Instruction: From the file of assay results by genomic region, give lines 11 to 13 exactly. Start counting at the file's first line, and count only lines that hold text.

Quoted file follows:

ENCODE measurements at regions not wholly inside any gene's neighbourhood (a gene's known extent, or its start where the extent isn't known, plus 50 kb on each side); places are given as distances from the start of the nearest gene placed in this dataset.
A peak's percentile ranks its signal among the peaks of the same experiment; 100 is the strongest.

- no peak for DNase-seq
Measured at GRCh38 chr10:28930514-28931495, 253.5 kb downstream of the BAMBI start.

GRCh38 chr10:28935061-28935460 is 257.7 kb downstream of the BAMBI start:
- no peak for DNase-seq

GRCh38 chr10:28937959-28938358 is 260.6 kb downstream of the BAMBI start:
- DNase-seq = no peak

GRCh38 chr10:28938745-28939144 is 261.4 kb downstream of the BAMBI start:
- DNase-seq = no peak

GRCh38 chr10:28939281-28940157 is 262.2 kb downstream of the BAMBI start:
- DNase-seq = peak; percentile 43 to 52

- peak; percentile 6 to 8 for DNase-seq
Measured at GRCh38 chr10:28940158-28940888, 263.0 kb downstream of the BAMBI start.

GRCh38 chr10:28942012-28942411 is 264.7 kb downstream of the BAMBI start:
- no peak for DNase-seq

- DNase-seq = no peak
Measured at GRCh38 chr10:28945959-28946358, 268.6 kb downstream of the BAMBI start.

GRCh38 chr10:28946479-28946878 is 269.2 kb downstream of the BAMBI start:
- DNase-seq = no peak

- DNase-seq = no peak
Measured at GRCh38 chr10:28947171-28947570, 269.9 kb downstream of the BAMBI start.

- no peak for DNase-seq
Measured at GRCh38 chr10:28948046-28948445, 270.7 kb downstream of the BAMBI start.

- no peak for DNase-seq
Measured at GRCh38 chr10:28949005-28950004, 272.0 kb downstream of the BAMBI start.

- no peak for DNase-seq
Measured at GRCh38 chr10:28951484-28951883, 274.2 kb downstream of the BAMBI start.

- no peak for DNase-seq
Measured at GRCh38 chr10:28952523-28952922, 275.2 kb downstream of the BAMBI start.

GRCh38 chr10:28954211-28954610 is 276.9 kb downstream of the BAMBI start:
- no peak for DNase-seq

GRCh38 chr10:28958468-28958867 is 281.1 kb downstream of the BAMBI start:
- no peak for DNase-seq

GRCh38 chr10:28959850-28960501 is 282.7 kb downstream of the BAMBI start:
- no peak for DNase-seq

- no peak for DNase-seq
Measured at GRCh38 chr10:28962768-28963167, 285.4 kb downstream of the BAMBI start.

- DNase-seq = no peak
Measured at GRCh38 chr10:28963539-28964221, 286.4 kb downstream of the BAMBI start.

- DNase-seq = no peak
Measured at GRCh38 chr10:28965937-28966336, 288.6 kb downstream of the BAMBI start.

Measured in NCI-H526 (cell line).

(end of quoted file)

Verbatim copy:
GRCh38 chr10:28939281-28940157 is 262.2 kb downstream of the BAMBI start:
- DNase-seq = peak; percentile 43 to 52

- peak; percentile 6 to 8 for DNase-seq